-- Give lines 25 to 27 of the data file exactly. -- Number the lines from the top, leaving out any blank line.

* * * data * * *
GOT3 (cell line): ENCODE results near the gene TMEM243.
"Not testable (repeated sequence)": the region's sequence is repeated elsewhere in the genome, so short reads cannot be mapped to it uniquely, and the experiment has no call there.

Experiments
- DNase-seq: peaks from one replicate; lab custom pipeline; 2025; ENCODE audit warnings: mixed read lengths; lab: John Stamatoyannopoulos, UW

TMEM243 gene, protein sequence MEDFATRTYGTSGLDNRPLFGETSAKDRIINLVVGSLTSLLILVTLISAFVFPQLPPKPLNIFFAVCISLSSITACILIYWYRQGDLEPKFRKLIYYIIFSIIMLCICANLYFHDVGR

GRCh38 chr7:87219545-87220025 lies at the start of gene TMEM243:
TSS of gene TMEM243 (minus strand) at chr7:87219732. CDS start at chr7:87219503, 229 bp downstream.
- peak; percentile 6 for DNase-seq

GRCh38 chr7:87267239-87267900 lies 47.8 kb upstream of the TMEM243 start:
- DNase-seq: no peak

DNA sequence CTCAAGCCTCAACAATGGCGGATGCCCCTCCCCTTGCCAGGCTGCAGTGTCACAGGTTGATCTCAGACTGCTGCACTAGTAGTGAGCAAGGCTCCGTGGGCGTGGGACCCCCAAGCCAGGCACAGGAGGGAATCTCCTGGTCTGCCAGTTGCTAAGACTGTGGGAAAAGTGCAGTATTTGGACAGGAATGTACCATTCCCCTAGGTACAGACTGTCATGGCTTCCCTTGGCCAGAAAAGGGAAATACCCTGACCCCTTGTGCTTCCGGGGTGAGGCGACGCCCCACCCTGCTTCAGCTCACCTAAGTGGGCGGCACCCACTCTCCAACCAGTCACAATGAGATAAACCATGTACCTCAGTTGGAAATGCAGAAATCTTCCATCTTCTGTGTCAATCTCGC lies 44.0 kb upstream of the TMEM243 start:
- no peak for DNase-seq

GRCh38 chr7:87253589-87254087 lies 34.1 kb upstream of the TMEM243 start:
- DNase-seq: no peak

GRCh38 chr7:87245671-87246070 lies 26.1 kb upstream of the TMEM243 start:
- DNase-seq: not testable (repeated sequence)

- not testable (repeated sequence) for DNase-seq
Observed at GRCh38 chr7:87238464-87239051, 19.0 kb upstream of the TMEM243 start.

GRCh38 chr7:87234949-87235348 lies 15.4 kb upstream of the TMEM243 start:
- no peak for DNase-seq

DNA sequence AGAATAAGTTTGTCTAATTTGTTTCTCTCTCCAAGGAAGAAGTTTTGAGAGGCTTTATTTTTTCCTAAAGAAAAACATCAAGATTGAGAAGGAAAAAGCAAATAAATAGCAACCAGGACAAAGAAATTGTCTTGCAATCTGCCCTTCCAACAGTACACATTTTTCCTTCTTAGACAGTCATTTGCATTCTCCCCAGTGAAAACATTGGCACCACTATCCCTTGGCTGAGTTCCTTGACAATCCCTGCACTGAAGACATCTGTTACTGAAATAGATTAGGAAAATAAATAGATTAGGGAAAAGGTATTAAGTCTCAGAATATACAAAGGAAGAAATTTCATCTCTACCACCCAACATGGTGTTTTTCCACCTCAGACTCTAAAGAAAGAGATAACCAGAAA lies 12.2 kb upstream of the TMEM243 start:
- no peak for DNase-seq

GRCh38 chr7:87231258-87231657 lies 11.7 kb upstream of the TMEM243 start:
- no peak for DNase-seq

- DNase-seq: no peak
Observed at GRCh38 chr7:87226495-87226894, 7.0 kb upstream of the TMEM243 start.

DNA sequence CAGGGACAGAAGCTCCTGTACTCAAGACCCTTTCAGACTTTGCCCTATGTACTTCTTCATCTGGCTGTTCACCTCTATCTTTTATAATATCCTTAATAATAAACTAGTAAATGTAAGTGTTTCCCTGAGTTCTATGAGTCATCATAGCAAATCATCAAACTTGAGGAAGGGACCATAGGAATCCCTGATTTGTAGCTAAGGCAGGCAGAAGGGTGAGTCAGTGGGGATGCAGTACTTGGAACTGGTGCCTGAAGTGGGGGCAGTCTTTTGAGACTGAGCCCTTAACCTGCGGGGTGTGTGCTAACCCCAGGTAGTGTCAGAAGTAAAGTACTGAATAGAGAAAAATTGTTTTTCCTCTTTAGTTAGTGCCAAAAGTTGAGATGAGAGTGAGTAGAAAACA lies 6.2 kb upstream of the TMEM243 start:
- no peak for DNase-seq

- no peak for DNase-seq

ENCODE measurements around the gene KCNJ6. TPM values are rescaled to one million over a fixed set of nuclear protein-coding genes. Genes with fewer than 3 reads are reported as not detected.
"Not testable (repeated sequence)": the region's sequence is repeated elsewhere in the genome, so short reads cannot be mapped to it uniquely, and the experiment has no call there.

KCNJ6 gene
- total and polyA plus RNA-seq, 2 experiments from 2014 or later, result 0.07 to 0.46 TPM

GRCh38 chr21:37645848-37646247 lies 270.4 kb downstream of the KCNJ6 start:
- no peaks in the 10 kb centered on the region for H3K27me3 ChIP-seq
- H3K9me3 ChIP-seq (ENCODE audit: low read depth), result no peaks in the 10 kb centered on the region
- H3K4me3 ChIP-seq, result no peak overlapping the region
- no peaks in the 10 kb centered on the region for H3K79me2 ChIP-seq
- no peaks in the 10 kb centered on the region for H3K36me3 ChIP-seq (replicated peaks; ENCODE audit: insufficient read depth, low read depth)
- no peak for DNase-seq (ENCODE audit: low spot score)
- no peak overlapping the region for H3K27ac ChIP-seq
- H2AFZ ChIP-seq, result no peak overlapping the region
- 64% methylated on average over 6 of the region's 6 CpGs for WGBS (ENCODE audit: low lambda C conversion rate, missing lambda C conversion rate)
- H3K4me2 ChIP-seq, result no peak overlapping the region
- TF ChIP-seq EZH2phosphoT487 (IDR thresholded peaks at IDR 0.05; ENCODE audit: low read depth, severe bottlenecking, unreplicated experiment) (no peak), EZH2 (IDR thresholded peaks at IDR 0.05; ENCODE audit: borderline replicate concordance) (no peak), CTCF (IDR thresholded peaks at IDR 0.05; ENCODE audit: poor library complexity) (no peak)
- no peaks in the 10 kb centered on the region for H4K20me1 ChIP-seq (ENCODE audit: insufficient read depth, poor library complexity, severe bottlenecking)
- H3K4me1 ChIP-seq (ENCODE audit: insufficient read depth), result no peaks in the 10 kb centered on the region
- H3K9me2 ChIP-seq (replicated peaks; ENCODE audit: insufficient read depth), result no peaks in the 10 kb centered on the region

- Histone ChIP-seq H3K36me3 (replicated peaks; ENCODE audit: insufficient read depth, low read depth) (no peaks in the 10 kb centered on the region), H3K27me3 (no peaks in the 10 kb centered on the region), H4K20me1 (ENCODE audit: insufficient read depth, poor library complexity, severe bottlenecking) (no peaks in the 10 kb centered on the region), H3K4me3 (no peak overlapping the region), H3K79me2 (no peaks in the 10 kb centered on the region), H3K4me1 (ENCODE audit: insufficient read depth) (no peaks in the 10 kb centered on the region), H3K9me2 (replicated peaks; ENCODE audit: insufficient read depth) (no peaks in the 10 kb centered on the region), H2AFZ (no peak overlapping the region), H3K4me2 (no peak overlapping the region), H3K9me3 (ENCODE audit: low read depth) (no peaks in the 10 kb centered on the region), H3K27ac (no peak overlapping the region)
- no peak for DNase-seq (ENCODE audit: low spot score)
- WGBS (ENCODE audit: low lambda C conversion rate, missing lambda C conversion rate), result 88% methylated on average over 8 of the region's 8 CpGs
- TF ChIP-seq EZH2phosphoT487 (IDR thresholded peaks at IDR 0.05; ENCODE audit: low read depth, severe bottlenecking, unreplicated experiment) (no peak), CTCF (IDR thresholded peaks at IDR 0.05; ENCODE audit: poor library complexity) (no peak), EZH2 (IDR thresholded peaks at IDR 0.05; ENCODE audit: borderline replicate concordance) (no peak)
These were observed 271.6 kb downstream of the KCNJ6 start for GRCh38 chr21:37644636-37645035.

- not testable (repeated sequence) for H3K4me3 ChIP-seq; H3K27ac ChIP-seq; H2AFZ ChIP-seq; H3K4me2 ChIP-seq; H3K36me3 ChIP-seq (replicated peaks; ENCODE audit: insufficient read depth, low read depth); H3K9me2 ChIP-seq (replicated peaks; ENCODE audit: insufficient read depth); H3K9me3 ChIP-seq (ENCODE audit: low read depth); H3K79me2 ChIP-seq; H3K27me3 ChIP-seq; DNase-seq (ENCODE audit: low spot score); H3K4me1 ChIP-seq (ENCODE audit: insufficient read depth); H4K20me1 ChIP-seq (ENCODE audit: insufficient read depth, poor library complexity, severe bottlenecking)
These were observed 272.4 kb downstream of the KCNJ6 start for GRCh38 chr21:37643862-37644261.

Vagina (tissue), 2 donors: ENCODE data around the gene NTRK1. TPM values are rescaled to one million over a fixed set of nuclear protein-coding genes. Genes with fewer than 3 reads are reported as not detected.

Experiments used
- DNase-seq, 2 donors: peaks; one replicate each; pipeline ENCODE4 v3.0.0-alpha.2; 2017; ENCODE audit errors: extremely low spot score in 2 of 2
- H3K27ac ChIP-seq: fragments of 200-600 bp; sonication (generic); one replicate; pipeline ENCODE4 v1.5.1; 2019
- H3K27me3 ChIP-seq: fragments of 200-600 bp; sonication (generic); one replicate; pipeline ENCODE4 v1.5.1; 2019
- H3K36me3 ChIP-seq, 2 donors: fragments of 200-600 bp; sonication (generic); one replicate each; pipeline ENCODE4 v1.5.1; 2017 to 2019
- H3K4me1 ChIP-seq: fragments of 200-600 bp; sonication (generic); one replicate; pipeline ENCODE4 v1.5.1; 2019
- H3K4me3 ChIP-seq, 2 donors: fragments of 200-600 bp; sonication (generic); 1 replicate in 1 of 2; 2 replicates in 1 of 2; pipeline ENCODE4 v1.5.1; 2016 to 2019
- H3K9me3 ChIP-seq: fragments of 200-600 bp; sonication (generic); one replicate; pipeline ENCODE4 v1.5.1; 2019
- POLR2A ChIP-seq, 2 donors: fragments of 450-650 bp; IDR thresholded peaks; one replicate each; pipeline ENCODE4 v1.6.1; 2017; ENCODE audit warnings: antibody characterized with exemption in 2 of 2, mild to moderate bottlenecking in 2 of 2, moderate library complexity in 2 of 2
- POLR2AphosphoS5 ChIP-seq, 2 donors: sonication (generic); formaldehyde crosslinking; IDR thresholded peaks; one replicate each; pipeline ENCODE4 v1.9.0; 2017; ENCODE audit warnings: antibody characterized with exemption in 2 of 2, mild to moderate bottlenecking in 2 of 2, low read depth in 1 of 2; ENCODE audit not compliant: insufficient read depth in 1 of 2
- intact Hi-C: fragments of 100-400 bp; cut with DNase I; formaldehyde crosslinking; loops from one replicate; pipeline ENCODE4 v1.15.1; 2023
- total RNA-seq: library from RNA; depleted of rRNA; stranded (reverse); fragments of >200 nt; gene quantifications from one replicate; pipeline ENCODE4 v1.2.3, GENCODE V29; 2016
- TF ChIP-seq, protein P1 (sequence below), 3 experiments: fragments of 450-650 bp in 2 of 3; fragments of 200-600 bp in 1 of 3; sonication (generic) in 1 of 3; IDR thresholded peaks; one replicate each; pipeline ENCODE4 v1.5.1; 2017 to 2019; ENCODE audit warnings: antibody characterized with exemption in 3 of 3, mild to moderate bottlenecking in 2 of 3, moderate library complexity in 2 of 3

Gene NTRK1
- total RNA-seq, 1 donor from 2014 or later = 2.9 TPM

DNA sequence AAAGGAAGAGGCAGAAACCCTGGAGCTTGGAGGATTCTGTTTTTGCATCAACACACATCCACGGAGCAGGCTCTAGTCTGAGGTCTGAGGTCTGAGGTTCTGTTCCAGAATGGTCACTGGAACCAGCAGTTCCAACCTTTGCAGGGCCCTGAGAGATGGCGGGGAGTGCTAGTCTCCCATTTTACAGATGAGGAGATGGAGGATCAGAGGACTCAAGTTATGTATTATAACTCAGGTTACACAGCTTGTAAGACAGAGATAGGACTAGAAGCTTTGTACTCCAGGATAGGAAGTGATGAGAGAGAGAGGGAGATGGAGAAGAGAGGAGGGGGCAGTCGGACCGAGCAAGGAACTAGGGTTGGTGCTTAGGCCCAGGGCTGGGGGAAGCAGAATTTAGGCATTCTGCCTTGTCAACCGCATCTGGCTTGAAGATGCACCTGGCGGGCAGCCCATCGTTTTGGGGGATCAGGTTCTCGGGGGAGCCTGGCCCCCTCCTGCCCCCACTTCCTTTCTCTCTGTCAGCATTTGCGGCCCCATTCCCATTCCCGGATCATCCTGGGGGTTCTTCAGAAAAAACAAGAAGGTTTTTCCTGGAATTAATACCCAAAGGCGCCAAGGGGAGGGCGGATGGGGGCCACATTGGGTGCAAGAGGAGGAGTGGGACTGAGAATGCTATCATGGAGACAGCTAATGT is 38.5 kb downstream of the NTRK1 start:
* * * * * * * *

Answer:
- DNase-seq: no peak
Observed at GRCh38 chr7:87226495-87226894, 7.0 kb upstream of the TMEM243 start.

DNA sequence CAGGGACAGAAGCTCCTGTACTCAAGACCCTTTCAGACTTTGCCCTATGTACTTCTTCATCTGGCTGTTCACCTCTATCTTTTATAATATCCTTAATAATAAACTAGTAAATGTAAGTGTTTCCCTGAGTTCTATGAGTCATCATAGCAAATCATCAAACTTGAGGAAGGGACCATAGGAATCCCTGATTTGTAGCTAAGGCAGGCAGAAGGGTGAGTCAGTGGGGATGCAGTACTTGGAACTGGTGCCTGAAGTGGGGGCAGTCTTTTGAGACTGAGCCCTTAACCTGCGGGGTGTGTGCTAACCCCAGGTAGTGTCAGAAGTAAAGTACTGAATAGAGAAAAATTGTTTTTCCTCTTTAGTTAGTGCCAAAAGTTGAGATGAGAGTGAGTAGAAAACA lies 6.2 kb upstream of the TMEM243 start: